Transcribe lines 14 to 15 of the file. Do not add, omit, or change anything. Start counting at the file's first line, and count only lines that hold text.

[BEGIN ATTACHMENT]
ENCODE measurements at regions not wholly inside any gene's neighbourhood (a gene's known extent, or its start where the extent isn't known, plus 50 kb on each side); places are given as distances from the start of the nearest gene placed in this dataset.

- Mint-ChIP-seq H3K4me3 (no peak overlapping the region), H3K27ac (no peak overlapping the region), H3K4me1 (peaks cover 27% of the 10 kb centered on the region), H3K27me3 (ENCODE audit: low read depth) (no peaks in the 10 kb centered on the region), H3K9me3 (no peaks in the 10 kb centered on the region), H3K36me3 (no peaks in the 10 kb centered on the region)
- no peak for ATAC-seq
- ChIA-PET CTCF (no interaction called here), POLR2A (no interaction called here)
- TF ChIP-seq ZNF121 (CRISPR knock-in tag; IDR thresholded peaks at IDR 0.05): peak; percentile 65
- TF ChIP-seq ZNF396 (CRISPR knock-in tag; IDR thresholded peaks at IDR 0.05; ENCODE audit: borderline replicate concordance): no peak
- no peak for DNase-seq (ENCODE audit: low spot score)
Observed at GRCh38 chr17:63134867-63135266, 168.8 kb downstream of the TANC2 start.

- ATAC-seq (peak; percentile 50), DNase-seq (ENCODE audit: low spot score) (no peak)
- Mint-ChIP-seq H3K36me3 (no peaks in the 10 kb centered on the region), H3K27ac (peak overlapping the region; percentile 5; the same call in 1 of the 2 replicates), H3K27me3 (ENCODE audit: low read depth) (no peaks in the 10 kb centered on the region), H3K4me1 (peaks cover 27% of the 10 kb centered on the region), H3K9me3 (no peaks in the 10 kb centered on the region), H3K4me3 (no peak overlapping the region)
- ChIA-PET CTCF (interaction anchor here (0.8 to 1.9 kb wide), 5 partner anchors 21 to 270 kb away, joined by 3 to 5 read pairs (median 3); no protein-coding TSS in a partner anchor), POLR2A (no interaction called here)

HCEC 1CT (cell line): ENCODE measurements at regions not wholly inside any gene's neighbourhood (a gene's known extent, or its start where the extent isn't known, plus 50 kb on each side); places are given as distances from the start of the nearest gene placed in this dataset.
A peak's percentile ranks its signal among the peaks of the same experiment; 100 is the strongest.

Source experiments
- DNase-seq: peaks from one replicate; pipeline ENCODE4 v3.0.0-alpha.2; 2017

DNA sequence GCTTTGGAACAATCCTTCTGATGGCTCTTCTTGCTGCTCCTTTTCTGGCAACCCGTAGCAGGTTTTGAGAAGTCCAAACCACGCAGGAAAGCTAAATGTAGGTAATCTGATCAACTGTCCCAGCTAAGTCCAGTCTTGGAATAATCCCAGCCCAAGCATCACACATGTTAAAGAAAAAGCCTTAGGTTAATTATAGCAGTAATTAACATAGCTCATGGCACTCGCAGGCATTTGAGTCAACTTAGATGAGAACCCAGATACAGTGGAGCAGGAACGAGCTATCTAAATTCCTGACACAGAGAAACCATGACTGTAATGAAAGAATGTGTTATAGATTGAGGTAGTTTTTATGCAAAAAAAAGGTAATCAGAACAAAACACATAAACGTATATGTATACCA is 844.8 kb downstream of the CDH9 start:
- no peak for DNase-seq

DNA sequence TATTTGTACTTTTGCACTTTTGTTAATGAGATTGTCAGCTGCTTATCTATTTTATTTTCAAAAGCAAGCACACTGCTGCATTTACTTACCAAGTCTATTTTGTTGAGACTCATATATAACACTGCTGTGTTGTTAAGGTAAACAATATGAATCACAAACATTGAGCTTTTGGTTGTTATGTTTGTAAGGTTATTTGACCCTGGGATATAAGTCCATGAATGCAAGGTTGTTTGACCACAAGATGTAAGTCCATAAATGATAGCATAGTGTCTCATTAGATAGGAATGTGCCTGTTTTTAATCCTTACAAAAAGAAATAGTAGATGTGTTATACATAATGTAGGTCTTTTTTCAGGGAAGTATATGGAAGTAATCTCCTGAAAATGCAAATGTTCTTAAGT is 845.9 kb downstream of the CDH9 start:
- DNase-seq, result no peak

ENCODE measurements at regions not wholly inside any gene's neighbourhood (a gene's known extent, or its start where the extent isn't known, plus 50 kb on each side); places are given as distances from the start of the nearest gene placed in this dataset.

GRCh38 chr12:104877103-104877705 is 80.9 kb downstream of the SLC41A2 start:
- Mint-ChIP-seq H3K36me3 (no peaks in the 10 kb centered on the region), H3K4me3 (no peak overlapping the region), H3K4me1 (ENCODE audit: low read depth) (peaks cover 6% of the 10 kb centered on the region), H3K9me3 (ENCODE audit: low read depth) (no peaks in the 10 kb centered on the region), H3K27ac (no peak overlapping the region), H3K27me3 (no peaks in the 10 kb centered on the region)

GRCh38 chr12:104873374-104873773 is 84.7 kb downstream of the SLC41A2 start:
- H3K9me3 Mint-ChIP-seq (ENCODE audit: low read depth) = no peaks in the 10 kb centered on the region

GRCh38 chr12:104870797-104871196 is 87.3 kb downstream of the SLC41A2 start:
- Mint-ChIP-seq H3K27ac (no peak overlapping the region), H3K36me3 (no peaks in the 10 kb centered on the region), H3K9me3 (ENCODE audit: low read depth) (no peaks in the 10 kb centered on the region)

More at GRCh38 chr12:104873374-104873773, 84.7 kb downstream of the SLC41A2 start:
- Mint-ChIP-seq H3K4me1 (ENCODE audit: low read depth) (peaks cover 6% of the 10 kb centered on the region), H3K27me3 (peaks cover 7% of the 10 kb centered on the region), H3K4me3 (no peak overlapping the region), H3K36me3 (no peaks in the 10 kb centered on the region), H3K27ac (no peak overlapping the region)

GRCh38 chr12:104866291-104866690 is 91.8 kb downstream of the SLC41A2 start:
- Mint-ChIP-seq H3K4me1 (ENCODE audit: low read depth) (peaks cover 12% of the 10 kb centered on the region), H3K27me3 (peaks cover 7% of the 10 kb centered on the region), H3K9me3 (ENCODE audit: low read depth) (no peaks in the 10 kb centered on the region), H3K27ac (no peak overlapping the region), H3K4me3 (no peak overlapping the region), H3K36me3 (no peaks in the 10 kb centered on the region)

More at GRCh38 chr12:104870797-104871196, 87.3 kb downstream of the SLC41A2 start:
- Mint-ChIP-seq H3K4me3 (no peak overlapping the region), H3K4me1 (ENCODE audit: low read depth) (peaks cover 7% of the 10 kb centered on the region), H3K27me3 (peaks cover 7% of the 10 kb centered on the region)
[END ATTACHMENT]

Source experiments
- DNase-seq: peaks from one replicate; pipeline ENCODE4 v3.0.0-alpha.2; 2017